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Rake in $1 million a year! Pay no taxes!

Then go to the slammer for four years

Encinitas osteopath Dr. James Francis Murphy today (January 13) was sentenced to four years in prison and his wife, Denine Christine Murphy got a year under house arrest for paying almost no federal income taxes for ten years, despite regular warnings from the Internal Revenue Service (IRS). He was ordered to pay almost half a million dollars to to the IRS, and she is to pay almost $150,000.

Evidence at trial showed that the Murphys used a bogus trust and filed false returns concealing their actual income, which was as much as $1 million a year. When confronted by the IRS, the Murphys used a series of dodges: falsely claiming they were not citizens of the United States; claiming that federal tax laws did not apply to them; fraudulently presenting fictitious documents such as so-called "Indemnity Bonds" and "Bonded Promissory Notes," which they claimed to be worth hundreds of millions of dollars, as payments to the IRS; and fraudulently claiming that the hundreds if thousands of dollars they paid to credit card companies, utilities, and others were actually withholdings of federal income taxes.

Despite their million-dollar annual income, the Murphys exploited the earned income tax credit, which is intended for low-income families, to get refunds.

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Encinitas osteopath Dr. James Francis Murphy today (January 13) was sentenced to four years in prison and his wife, Denine Christine Murphy got a year under house arrest for paying almost no federal income taxes for ten years, despite regular warnings from the Internal Revenue Service (IRS). He was ordered to pay almost half a million dollars to to the IRS, and she is to pay almost $150,000.

Evidence at trial showed that the Murphys used a bogus trust and filed false returns concealing their actual income, which was as much as $1 million a year. When confronted by the IRS, the Murphys used a series of dodges: falsely claiming they were not citizens of the United States; claiming that federal tax laws did not apply to them; fraudulently presenting fictitious documents such as so-called "Indemnity Bonds" and "Bonded Promissory Notes," which they claimed to be worth hundreds of millions of dollars, as payments to the IRS; and fraudulently claiming that the hundreds if thousands of dollars they paid to credit card companies, utilities, and others were actually withholdings of federal income taxes.

Despite their million-dollar annual income, the Murphys exploited the earned income tax credit, which is intended for low-income families, to get refunds.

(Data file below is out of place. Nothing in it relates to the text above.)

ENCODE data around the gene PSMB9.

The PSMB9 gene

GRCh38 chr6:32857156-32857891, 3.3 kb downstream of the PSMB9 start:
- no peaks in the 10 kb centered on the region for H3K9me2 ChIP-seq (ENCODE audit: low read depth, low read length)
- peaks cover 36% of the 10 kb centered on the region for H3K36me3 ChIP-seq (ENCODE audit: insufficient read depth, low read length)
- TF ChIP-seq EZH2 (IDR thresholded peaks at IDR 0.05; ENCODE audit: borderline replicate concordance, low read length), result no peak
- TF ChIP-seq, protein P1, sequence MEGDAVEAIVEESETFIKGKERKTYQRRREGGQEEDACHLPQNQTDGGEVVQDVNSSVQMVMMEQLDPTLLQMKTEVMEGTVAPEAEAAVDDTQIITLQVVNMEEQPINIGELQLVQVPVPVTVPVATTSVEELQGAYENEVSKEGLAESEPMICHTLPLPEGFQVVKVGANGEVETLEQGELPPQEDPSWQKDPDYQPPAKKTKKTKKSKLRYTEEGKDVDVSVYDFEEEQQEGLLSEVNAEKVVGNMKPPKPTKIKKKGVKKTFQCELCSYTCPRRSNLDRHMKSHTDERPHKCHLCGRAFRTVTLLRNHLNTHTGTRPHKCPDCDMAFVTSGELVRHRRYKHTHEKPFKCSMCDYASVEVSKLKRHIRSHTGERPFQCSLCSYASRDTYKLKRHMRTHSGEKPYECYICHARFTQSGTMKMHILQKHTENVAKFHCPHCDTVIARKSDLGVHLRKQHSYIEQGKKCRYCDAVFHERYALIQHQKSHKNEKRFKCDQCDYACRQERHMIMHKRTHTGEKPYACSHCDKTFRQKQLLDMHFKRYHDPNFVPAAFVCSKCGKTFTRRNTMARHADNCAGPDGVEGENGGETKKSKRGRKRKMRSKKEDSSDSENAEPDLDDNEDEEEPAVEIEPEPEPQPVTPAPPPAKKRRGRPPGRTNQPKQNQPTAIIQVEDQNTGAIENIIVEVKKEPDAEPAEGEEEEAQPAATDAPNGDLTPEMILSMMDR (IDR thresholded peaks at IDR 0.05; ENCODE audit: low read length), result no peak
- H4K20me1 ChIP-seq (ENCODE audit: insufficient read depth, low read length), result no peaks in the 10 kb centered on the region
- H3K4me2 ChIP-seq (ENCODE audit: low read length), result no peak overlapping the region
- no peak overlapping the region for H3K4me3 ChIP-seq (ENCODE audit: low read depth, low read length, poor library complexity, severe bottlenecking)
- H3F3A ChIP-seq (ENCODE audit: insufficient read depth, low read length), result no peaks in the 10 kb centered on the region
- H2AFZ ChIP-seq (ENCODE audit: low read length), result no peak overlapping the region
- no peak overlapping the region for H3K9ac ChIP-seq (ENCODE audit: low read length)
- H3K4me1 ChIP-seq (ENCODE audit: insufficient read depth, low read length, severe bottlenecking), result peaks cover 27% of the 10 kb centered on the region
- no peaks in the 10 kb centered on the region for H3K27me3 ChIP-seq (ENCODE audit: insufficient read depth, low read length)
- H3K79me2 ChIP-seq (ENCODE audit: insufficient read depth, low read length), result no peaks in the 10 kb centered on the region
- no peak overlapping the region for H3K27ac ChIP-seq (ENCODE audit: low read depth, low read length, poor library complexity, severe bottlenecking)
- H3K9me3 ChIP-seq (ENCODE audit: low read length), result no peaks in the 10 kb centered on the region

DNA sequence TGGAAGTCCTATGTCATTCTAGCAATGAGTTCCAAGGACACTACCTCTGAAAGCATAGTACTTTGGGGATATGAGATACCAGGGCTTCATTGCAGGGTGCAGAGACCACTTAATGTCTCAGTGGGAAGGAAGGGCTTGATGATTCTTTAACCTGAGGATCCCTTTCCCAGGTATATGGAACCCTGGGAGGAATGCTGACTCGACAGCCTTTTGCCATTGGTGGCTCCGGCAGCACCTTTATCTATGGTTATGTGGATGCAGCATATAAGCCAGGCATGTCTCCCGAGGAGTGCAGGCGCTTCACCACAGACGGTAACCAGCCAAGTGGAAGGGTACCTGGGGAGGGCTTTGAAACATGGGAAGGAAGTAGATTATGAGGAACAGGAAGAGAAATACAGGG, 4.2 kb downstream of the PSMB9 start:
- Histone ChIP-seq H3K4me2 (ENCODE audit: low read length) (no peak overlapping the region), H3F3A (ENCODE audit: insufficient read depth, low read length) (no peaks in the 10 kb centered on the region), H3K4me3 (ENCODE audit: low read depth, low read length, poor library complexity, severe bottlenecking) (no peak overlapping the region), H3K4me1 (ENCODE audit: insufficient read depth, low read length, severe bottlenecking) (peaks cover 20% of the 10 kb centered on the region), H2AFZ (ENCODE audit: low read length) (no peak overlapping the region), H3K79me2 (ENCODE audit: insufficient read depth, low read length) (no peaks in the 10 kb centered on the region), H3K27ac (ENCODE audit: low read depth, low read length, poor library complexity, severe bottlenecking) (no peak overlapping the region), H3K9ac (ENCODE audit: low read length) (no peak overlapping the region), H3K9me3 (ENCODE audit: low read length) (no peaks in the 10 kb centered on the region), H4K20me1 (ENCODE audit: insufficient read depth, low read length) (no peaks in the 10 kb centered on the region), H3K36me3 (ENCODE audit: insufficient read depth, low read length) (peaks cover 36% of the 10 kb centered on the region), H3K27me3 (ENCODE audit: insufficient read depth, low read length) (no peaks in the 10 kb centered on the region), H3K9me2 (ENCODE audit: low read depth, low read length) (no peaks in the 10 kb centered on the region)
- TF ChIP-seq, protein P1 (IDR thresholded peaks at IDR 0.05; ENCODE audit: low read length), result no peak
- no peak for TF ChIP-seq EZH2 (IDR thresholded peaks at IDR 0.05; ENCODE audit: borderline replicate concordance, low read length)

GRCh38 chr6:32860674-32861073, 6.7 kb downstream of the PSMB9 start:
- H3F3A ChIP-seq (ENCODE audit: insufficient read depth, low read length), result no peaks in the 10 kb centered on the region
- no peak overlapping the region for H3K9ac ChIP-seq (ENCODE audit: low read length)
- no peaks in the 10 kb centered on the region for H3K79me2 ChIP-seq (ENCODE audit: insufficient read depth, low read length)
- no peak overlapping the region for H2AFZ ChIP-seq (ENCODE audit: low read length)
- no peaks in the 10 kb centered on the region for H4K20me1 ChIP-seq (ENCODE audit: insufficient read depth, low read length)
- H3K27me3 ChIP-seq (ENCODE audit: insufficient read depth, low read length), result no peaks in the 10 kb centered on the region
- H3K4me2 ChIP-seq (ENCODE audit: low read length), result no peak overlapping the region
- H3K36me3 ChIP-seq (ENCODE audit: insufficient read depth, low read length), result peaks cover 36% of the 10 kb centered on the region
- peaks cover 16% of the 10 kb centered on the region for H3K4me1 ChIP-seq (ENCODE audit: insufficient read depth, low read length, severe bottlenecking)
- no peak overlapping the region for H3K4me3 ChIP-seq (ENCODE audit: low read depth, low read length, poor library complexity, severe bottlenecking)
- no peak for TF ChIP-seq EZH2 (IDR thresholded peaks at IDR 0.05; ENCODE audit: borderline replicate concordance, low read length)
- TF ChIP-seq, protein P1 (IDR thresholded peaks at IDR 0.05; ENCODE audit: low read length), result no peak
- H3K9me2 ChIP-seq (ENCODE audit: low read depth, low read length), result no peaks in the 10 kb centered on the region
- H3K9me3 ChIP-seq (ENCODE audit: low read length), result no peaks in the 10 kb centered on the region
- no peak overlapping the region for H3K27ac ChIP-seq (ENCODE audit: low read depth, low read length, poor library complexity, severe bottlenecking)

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Comments
8

This sort of sociopathic behavior borders on the insane.

Jan. 13, 2015

Apparently not close enough to use insanity as a defense!

Jan. 13, 2015

dwbat: There is no evidence that I am aware of that they tried the insanity defense. Best, Don Bauder

Jan. 13, 2015

MichaelValentine: One would think that if they got constant warnings from the IRS, they would ditch these fraudulent excuses not to pay taxes. But tax protesters do weird things. Best, Don Bauder

Jan. 13, 2015

The IRS has chosen another easy case. In the past they have gone after 'tax protesters', most likely because they might attract followers and start a trend. The Murphys may have been following the advice of a tax con artist. They were an easy mark. When will the IRS go after the mega-corporations that hide their income overseas? (Or are those targets too close to the seat of power in Washington?)

Jan. 14, 2015

swell: Good question. The IRS does not go after the REAL tax swindlers -- the big corporations who use every trick in the book, including offshore tax havens, to cheat on their taxes. Companies complain that they pay 35 percent taxes. Balderdash. In reality, they pay 12 percent, which is quite low. Do you pay only 12 percent? I pay a helluva lot more than that. Yet it's the big corporations and their tax planners that want "tax reform." They want an even bigger break. Best, Don Bauder

Jan. 14, 2015

Nobody has mentioned that as an osteopath, this guy is licensed to practice medicine in the state. That means he can make life-and-death decisions about care for patients who rely upon him for good judgment. Would you want someone like him caring for you, when he is so batty as to think that the family tax protest/evasion would really work?

Jan. 15, 2015

Visduh: Good point. I would not go to any doctor who is regularly told by the IRS that he is breaking the law, but keeps doing it, and thinking of ever-more-creative excuses for not paying. Best, Don Bauder

Jan. 15, 2015

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